“Is not what Badiou calls the Event, at its most basic, the very rise of re-presentation or appearing out of the flat stupidity of being? So that the Event proper (the Truth-Event in Badiou’s sense) is the For-itself of the In-itself of appearing? Insofar as appearing is always appearing for a thought (for a thinking subject), we can go further and say that the rise of a thought as such is an Event—as Badiou likes to say, thought as such is communist.
The key question is thus: how is thought possible in a universe of matter, how can it arise out of matter? Like thought, the subject (Self) is also immaterial: its One-ness, its self-identity, is not reducible to its material support. I am precisely not my body: the Self can only arise against the background of the death of its substantial being, of what it is “objectively.” So, again, how can one explain the rise of subjectivity out of the “incomplete” ontology, how are these two dimensions (the abyss/void of subjectivity, the incompleteness of reality) to be thought together? We should apply here something like a weak anthropic principle: how should the Real be structured so that it allows for the emergence of subjectivity (in its autonomous efficacy, not as a mere “user’s illusion”)?”
Thus Žižek starts the final chapter of his forthcoming book. It is an age-old question of course, the question of the gap between the self as material being and the self as the nonmaterial thinking subject. Where is that gap? How do we fill that gap between what is and what might be, between our own limited materiality and the unbounded possibility of our nonmaterial thoughts. Part of the reason for the return of theology as a philosophical discipline is in so many ways about precisely this question. Žižek’s theological turn has been often criticised as one which takes the easy route of transcendence, of believing that there is something outside of material reality and it is here that the dispute between him, Meillassoux, Ray Brassier and other speculative materialists comes to the fore. As he puts it:
“It is at this precise point that Ray Brassier criticizes me for choosing the second “transcendental” option, unable as I am to think the Void of Being as such without subjectivity; from my standpoint, however, Brassier is here following Meillassoux who pays a fateful price for his suspension of the transcendental dimension—the price of a regression to a “naïve” ontology of spheres or levels in the style of Nicolai Hartmann: material reality, life, thought. A move which is to be avoided at all costs.
But as usual, this dispute misunderstands, I think, the nature of the transcendence which I think Žižek is asking us to consider. by eliding the difference between ontology and epistemology we arrive at a position of transcendental materialism. By this Žižek means that within the material real there is also space for a transcendental element which stands outside of the real and stands in for the unobtainable Real. As he puts it:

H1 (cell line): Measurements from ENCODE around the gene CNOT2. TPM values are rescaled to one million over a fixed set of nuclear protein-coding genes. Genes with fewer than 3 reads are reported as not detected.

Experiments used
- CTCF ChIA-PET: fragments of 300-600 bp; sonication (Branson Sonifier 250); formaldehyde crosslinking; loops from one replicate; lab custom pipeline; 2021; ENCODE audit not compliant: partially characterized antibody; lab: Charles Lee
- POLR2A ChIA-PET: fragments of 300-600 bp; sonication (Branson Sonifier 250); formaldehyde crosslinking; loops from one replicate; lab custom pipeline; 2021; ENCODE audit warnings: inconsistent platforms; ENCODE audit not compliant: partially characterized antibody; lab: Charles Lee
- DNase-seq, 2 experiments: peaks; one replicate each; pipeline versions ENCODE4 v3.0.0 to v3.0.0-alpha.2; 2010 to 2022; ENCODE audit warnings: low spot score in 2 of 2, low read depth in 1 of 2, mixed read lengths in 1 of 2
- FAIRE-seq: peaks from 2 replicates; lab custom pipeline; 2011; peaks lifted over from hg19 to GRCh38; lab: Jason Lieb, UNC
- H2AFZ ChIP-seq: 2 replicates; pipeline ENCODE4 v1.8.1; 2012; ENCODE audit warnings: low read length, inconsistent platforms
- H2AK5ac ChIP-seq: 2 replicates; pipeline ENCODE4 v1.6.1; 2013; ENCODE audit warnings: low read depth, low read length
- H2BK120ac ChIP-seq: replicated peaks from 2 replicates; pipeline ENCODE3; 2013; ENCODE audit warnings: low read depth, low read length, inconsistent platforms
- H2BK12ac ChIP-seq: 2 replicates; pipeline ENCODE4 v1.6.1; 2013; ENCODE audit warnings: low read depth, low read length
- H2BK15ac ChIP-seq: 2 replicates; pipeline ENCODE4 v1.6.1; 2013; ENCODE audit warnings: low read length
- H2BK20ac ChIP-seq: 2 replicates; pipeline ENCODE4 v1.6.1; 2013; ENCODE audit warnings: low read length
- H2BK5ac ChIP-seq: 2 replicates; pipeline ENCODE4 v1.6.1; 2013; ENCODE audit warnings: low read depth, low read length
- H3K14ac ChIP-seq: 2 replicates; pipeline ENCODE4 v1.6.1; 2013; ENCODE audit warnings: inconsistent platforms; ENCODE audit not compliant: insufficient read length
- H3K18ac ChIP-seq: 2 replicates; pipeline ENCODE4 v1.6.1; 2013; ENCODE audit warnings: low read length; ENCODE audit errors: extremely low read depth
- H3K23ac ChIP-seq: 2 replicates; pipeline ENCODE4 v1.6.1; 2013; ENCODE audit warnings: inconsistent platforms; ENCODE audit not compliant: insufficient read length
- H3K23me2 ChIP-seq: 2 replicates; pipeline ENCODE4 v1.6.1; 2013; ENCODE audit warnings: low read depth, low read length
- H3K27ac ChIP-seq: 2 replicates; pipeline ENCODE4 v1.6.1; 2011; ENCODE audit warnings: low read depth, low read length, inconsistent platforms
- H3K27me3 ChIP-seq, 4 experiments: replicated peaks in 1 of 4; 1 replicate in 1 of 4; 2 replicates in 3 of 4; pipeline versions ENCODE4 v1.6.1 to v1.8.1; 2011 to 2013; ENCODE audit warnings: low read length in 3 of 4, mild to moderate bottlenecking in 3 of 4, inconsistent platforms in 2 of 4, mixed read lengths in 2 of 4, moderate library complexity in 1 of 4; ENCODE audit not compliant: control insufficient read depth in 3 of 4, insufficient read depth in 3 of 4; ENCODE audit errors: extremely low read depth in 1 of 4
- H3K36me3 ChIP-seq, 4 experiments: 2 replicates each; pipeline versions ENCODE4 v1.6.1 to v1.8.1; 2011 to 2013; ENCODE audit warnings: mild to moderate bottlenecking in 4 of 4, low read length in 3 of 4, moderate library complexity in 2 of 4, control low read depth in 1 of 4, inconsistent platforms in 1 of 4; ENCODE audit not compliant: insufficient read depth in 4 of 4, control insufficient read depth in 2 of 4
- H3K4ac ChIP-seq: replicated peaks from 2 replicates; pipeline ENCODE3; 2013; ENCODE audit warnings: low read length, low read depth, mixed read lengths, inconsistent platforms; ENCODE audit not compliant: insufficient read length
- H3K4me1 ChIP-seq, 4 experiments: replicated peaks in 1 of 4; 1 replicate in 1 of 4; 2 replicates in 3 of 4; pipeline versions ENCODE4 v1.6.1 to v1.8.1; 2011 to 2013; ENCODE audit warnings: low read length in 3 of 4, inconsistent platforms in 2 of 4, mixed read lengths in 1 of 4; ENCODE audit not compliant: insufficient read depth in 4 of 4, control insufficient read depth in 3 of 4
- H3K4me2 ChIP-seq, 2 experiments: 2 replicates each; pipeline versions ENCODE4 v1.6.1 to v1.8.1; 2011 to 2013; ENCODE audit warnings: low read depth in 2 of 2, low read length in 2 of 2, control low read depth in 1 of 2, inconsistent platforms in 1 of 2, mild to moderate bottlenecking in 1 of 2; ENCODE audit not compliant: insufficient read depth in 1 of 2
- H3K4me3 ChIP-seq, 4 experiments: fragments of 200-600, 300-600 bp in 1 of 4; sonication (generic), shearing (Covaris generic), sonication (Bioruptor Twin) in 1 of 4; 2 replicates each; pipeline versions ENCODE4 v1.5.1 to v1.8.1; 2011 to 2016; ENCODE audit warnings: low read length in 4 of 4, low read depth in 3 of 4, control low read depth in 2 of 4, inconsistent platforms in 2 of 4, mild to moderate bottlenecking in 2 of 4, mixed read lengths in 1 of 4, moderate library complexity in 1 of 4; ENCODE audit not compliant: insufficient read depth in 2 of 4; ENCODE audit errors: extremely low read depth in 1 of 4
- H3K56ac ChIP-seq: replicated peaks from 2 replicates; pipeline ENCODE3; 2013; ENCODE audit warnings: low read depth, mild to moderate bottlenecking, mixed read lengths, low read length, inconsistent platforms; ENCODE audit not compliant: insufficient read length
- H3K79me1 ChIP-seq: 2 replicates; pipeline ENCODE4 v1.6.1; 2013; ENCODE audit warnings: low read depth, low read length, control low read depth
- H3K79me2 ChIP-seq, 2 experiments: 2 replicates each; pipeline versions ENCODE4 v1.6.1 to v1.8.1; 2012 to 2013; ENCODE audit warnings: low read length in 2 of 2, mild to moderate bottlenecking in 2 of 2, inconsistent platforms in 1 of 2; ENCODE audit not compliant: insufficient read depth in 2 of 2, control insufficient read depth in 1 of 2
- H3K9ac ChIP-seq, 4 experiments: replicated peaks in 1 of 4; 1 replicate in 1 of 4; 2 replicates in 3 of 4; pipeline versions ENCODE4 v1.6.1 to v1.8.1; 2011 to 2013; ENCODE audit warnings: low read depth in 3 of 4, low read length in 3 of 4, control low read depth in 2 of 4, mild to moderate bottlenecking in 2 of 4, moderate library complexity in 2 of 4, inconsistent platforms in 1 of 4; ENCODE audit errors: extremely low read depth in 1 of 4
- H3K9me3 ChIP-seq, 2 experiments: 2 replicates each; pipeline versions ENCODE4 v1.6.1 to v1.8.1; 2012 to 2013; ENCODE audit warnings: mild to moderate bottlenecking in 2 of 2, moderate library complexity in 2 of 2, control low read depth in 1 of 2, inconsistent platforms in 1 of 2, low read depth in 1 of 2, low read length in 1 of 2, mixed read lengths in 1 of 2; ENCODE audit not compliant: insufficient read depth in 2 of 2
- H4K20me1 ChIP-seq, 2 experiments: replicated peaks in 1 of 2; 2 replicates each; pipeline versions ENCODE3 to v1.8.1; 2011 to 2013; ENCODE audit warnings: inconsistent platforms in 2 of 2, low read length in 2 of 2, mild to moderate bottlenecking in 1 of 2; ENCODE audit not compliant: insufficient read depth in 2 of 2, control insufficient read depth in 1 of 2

“The path to the In-itself leads through the subjective gap, since the gap between For-us and In-itself is immanent to the In-itself: appearance is itself ‘objective,’ therein resides is the truth of the realist problem of ‘how can we pass from appearance for-us to reality in-itself.'”
Thus the transcendence being talked of here is what Ernst Bloch called “transcendence without the transcendent”. The Real is not an inaccessible pre-existing Real, but rather is the product of the ongoing process of its own realisation. This brings us back to a faith in the autopoietic emergence of a different reality out of that which already exists. In this way transcendence is always already immanent within real existing conditions. This is of course a return to the theme of Aufhebung but this time instead of locating the transcendent within a Parmenedian universal totality which already pre-exists, we are asked to assume that it is the not yet-ness of transcendence which is the most important thing, rather than its inaccessibility. He maintains that dialectical materialism must do away with any naive belief in the existence of objective reality out there somewhere simply to be apprehended, rather he maintains that it is the gap between the different subjective positions on objective reality that is the real locus of the Real: “The ‘Real’ is not the inaccessible X, it is the very cause or obstacle that distorts our view on reality, that prevents our direct access to it. The real difficulty is to think the subjective perspective as inscribed in ‘reality’ itself.” Again, so far, so familiar.
But from this position Žižek goes on to maintain an adherence to the concept of truth within a grand narrative which takes him clearly outside of the post modernist universe. And this is his most direct criticism of Meillassoux, that there is truth in addition to and outside of knowledge. In dismissing the Transcendental as a “deceptive lure”, Žižek maintains, Meillasoux reverts to a limited materialism which can carry no message of active transformation. Žižek here is asking us to consider whether Hegel’s idealistic dialectic, in which all knowledge can be derived from truth, cannot be given a materialist twist. Using quantum physics and the uncertainty principle, we arrive once again at the concept of retrospective teleology in which the stringing together of contingent events which have emerged out of quantum processes and fields of uncertainty can be traced back only from from their teleological endpoint and cannot be divined in advance. Matter comes first, of course, but that matter is also subject to subjectivity and subjective perceptions of the material world and also lead us to undertake things which change that material world. This understanding of dialectical materialism means that the transcendent within the real is the thing which enables us to reach the transcendent endpoint. This, then, is the real “Real”. It is an inaccessible “Real” because it does not yet exist, just as there might not yet be a God, but at some point there may well be. “All we can do is wait for a contingent scientific breakthrough—only then will it be possible to retroactively reconstruct the logic of the process.” (Žižek)
Although Žižek is quite critical of the idea of autopoiesis and describes its use in the last few decades as “commonplace”, he nevertheless goes on to talk about a dialectical relationship between what is and what might be in highly autopoietic terms: